A Sunny Day In Glasgow, Scribble Mural Comic Journal

Frances May Morgan

By Frances May Morgan

on 04.22.11 in Reviews

A Sunny Day in Glasgow's first full-length album is an intriguing collection of dreamy, haunting pop songs and sound-sketches, its title perhaps a neat allusion to the impressionistic and transitory sound the Philadelphia-based trio debuted on their 2006 EP, C'mon, most of which is included here.

An intriguing collection of dreamy, haunting pop songs and sound-sketches.

As befits a family project — the band consists of a brother and two sisters — there's an intimate, almost hermetic feel to the recording, traces of footsteps and traffic sound lingering in the mix. Lauren and Robin Daniels'perfectly matched voices echo around brother Ben's shimmering guitars, keys and beats as if speaking a private sibling language.

While the gentle dissonance, layered vocals, and liberal use of delay bring to mind contemporaries Animal Collective, Grizzly Bear and CocoRosie, A Sunny Day in Glasgow also draws upon the shoegaze bands of the early '90s, especially Lush, Slowdive, and the Pale Saints, along with occasional nods to the fuzzed-up excesses of My Bloody Valentine or the Jesus and Mary Chain. This is a seam of influence that bands were sure to start mining sooner or later, but A Sunny Day in Glasgow do so with an assured and affectionate touch.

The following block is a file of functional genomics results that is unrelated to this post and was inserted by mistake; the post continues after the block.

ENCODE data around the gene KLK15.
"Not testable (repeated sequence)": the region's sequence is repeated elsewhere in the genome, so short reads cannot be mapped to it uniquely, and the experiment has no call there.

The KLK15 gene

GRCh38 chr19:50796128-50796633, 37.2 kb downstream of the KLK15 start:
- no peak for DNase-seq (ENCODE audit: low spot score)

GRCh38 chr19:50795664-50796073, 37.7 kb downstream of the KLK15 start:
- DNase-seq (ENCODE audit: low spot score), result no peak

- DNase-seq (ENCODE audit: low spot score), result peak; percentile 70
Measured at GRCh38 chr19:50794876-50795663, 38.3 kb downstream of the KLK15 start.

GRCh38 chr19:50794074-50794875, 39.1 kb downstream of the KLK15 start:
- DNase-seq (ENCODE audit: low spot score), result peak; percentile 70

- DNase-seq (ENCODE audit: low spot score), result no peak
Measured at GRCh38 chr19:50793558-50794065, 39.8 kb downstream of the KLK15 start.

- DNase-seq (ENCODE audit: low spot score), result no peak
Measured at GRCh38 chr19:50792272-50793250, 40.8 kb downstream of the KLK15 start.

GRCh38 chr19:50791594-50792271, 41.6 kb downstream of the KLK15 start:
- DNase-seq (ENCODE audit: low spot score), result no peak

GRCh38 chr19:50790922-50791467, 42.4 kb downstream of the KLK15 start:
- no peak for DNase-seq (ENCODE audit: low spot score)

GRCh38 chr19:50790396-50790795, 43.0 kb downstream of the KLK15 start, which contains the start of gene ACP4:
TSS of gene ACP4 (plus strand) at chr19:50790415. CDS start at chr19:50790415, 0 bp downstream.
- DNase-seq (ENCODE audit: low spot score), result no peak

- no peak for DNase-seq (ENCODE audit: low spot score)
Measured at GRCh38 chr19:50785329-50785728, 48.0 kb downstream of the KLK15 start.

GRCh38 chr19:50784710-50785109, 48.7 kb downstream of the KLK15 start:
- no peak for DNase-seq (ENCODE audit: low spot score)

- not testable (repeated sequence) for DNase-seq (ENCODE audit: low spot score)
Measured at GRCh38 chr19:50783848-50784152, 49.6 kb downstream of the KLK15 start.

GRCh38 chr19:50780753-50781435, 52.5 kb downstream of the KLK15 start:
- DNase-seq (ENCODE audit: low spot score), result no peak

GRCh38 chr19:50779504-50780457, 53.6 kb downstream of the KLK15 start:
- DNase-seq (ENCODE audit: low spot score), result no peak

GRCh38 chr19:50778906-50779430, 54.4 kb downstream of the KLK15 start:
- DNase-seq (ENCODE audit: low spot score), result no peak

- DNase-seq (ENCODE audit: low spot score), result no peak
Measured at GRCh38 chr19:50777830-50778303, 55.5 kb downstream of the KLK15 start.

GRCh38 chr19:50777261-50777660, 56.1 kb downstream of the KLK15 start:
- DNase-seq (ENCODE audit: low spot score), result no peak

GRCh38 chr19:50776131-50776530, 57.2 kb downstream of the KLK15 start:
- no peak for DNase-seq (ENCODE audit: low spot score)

The band also steps outside the shoegaze template with interesting results: "Number 6 Von Karman Street" is based around a gentle acid-house rhythm, recalling both 808 State and the poignant, sub-aquatic disco of Arthur Russell. On "A Mundane Phonecall to Jack Parsons" and "Our Change into Rain Is No Change at All (Talkin'’Bout Us)," distorted motorik beats booms beneath percussive keyboards and precise vocals that echo Stereolab or the deliciously impersonal singing of Broadcast's Trish Keenan. In fact, Broadcast's presence recurs throughout the album, not only in the retro-futurist feel of the harmonies on "Things Only I Can See," but also in the spacious, radiophonic production, with its bursts of atmospheric noise and echoing, galloping drums. This, in turn, is a nod to production pioneers Joe Meek and Phil Spector, key references that confirm A Sunny Day in Glasgow's place in the psychedelic bubblegum continuum of which they're clearly enamoured.